December 13, 2012

River Patterns on Other Worlds

Just putting in a quick note about this picture of a river in Titan. It came in today just as i was in the early onset of reading this book, Design in Nature, about the Constructal Law which not only explains, but predicts the formation of patterns, such as river flows and other fractal structures in nature. If you ask me, this constructal idea is a pretty monumental claim of answering the question of how patterns and 'design' arises. For a while now, I've always been fascinated about the similar patterns that are visible all around us, like trees, and bifurcating networks, spiral galaxies and hurricanes, and so on. Well, it's worth writing about this river in Titan because what flows in that river is not water but liquid methane and ethane. It stikes me with awe that on the surface of an alien world with a wildly different chemical make up could produce a pattern that is so familiar to us. Should we then expect to see on other planets the familiar patterns we see on earth, or should we expect something different on truly alien exoplanetary worlds?

November 30, 2012

Solving the Puzzle of Life

Last week, I stumbled upon an idea called The Constructal Law (for an overview, see this PDF) and I am browsing through the book 'Design in Nature' by A. Bejan and J.P. Zane. Almost immediately I felt something click as I continued to read it. Some concepts in that book resonate with bits of ideas that have already crossed my mind in the past. This book has wasted no time in explaining the new concepts clearly.

Parts of the Constructal Law will have something to do with how we should think about exolife, too. It hasn't done that yet, but the time will come.

We are currently in the age of mashups, integrations, collaboration, and new ways of thinking about the questions and mysteries that confront us. In the context of this blog, some of these questions are timeless, and some are up-to-date with our current stage of discovery: What is Life? What are the patterns that we should look for in order to detect signs of life on alien environments? Will our earth-centric definition of "Life" change once we discover life on other planets?

Indeed, these questions require us to think beyond the limits of any particular field of science. We cannot hinge solely upon Astrobiology or Exobiology to define exolife and ignore other fields of thought. We also cannot limit our minds to think about life only in terms of computation, complexity theory, or emergence (think Wolfram's New Kind of Science, NKS), nor should we think about life only in terms of physics. We need scientists and thinkers in every field to collaborate and mash up ideas. If you still don't get my gist, please read this post. I have been lapse in blogging for a while about unorthodox ways of thinking about life, and i hope to post more about this interdisciplinary aspect of answering questions about exolife, especially on how exoplanets contribute vital clues to solve this exciting puzzle.

November 20, 2012

Extremophiles, Archaeans, Biogenic Stromatolites, and Mars

When a scientist teases the whole world about an "earthshaking" discovery on Mars, you just can't help but think what it might be. In the age of social media, you can't help but tweet about it. I was going to tweet about extremophiles on impulse but I decided to dig (no pun intended) a little bit further to be more specific and to put more substance into my tweet. For some reason, the word "Stromatolites" came up in my mind. But "Archaean Stromatolites" is a better deal. But now I think "Biogenic Stromatolites" is way much better.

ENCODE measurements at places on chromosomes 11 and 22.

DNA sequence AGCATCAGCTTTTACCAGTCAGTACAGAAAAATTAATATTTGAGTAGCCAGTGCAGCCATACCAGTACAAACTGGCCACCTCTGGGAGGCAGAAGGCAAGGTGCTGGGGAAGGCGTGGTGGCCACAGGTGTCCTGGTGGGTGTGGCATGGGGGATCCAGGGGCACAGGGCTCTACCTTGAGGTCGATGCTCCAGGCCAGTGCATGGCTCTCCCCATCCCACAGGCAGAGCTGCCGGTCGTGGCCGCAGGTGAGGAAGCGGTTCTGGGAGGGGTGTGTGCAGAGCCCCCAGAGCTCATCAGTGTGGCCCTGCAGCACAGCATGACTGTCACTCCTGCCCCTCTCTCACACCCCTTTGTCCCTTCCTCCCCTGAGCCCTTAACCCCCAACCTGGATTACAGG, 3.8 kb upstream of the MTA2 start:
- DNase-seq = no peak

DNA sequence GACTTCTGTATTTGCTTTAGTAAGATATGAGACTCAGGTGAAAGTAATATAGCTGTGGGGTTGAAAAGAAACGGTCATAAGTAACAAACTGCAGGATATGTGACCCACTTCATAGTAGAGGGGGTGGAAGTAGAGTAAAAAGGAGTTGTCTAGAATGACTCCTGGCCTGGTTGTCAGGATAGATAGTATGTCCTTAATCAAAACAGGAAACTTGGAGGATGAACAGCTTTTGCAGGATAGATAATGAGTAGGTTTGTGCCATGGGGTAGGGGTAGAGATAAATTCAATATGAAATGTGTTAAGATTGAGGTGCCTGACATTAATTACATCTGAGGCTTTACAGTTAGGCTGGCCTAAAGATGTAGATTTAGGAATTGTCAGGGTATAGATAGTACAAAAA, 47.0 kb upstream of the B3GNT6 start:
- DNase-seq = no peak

Some Archaeans are extremophiles and this gives me a good reason to post about it here (because I love extremophiles!) In turn stromatolites are sedimentary structures produced by the activities of microorganisms (such as archaeans) in shallow water. They precipitate calcium carbonate or limestone when they metabolize. Putting together the clues that I know, such as the evidence that water once flowed on Mars, I would think that if they ever existed, these early martian single-celled critters (which I would temporarily equate with archaeans for lack of a better term) must have formed mats of stromatolites or calcites and their signature became fossilized, and then eons later this badass curiosity rover came along and scooped up some of it and unpacked the chemical evidence with its SAM instruments and beamed the data to earth. And then one Geologist got so excited that he remarked “This data is gonna be one for the history books," and then everyone got crazy on twitter.

Well, a little sleuthing about what would make a geologist so excited points me to this paper (PDF) which I think pretty much sums up most of the clues regarding the puzzle. I'm guessing the findings would be similar, i think, but the main idea is that evidence of fossilized by-products of ancient forms of life on the red planet may have been found by Curiosity. Or could just be organic chemicals, upon which further study is needed to know if it is biogenic or abiotic. But definitely the discovery is not Life itself but perhaps (or maybe i am just hoping) it may be microfossils or some ancient signature of simple lifeforms in the distant past. And so, with that little background you know what I'll tweet about. Of course I may be wrong most probably, but tweeting with some substance is better than tweeting some senseless snarkiness. And relax, it's just a tweet about a wild guess.

November 18, 2012

Halo 4 Review : Exoplanetary Landscapes & Emotions